My daughter loves the smell of skunk.
Few of us share that predilection. One whiff of serious skunk and we’re wondering if we’d really be spiting our face if we cut off our nose. Wouldn’t our face understand? Probably not—our sense of smell anchors us in the world, connecting us to the people we love and alerting us to danger. Those who suffer from anosmia, the inability to detect smells, truly do not know what they are missing.
We are, of course, a culture preoccupied with pleasing scents. Real estate agents bake chocolate chip cookies during open houses. People snatch cans of New Car Smell from store shelves. And now there’s the oPhone, developed by a French company called Le Laboratoire. Users of this new technology can combine scents and send them over the phone: it’s aromatherapy to go. The company, which also created Le Whif, a calorie-free chocolate spray, clearly appreciates the power of smell—and hopes its new phone will affect us on a cellular level.
There is a lot to be said for the sensitive use of scent to calm or to rouse. For me, however, the most intriguing thing about our sense of smell is the way it is linked to memory, the way a sudden scent can plummet us into the past. Even if we have never cracked the spine of a volume of Proust’s Remembrance of Things Past, many of us are familiar with the story of his adult narrator who goes into memory free fall on biting into a madeleine—it evokes the world of his boyhood, which he then shares, at length, with the reader. (Must have been lots of sugar in that cookie.) No doubt the oPhone company could reproduce that proustian aroma, but when it comes to smell and memory, part of the charm is in its serendipity. When we chance upon a smell that evokes a pleasurable past, for that moment we transcend time and space, and memories of our unique past inform our present. And for some lucky few, a skunk is simply a rose by some other name.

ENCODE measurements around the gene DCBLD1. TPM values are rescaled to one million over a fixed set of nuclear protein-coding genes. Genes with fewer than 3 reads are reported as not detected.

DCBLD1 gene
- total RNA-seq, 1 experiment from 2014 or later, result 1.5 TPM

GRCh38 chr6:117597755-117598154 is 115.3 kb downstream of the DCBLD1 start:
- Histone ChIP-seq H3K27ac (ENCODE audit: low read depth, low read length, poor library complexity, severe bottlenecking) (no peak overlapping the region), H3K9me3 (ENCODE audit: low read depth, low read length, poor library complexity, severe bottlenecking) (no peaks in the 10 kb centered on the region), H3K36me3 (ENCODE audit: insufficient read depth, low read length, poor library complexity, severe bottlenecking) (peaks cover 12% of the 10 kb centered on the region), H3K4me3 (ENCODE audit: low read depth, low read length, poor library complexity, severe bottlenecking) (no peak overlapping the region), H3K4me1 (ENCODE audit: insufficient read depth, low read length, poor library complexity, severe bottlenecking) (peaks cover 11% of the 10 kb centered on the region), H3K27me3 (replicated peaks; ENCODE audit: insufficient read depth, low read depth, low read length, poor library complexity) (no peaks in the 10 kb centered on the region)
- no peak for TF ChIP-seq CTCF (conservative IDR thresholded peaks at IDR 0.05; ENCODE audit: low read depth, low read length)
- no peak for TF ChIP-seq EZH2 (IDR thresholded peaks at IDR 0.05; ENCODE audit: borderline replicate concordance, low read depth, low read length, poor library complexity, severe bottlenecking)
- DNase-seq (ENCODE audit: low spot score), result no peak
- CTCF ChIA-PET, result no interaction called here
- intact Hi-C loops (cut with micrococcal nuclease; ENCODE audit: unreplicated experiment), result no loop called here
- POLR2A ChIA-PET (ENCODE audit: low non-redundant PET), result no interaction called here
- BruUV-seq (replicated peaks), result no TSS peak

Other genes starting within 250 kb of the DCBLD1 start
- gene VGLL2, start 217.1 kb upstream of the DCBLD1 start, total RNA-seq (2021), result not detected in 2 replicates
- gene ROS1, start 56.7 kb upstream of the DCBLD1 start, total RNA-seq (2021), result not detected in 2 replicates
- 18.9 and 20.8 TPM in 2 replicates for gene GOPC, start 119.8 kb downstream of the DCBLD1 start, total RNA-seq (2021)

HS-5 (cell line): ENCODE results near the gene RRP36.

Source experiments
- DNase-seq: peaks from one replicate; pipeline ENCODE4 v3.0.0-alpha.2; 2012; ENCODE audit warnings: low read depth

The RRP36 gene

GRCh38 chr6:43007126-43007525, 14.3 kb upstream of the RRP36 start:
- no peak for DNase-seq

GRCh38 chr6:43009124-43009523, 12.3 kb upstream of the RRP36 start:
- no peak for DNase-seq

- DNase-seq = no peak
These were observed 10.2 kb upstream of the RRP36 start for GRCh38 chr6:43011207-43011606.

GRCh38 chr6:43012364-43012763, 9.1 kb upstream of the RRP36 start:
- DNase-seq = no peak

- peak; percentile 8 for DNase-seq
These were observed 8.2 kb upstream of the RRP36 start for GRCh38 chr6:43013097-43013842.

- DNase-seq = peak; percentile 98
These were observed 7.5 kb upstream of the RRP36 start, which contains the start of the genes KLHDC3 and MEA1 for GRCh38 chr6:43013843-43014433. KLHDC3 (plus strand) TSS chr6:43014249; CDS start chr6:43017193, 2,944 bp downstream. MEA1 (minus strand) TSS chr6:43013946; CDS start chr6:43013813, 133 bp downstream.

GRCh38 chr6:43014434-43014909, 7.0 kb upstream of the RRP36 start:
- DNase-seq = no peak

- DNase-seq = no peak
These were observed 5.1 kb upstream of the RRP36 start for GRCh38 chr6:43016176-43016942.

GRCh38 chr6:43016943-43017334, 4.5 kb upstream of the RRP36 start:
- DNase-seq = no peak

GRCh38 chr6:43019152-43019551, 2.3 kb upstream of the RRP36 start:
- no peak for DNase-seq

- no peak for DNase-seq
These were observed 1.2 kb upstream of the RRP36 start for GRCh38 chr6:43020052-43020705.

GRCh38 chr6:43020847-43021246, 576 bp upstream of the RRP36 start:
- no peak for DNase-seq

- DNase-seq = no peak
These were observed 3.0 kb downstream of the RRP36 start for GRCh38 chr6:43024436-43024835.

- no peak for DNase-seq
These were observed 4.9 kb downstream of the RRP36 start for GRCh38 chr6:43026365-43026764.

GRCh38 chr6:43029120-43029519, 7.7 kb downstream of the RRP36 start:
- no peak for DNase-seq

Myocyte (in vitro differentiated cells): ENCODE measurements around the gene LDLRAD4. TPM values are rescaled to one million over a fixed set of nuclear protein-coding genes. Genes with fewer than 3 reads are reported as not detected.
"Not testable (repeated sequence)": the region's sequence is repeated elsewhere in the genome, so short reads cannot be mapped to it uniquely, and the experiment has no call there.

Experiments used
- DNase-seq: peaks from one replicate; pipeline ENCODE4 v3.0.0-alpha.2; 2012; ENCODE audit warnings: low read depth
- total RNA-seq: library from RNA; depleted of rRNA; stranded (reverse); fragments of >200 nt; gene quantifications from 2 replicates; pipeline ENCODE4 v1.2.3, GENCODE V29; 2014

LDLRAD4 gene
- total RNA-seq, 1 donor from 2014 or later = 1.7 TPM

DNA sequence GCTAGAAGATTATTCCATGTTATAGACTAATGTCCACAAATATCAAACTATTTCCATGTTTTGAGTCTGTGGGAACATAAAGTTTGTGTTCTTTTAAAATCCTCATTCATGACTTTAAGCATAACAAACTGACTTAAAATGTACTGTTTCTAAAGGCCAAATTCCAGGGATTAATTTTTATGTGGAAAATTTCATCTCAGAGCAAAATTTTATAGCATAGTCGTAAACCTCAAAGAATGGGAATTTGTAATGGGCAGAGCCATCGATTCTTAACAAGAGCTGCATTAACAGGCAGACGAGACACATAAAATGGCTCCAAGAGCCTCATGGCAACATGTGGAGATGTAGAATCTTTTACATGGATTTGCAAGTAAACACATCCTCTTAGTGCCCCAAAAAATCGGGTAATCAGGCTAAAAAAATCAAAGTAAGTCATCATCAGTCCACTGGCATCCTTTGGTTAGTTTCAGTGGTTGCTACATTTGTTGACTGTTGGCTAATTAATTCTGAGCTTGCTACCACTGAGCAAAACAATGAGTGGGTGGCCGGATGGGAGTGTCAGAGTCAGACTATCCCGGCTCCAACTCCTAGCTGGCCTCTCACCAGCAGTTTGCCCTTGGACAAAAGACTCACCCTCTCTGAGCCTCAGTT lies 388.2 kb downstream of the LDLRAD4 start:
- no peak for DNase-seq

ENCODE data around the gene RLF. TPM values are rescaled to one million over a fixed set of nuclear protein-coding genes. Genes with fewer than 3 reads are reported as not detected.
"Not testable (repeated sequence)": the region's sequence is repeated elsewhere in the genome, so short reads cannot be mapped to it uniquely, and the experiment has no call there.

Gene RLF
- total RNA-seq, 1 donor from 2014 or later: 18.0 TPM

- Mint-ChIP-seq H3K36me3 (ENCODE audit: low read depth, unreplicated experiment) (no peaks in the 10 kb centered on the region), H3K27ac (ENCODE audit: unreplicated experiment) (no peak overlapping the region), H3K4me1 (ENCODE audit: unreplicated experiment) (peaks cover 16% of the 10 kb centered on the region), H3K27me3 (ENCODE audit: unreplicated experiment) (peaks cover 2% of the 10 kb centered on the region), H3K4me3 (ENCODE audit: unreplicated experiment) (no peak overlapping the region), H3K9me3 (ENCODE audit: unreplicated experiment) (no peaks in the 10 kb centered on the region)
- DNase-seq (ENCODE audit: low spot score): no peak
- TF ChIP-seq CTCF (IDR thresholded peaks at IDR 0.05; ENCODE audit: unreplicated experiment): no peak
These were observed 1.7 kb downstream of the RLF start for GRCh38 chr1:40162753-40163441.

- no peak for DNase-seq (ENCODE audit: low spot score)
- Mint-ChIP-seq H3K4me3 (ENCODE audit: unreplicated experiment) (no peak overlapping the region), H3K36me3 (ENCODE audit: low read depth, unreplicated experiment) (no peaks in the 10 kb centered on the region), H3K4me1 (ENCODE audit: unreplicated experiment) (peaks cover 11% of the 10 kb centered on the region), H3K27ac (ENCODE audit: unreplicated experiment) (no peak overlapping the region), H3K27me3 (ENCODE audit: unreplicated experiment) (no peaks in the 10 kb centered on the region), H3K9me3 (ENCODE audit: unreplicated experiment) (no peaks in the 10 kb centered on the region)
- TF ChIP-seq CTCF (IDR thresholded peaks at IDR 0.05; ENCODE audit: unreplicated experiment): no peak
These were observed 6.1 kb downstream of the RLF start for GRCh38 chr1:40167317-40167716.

Your legacy is the fragrance of your life that remains when you yourself are not present.
Daniel Taylor, Creating a Spiritual Legacy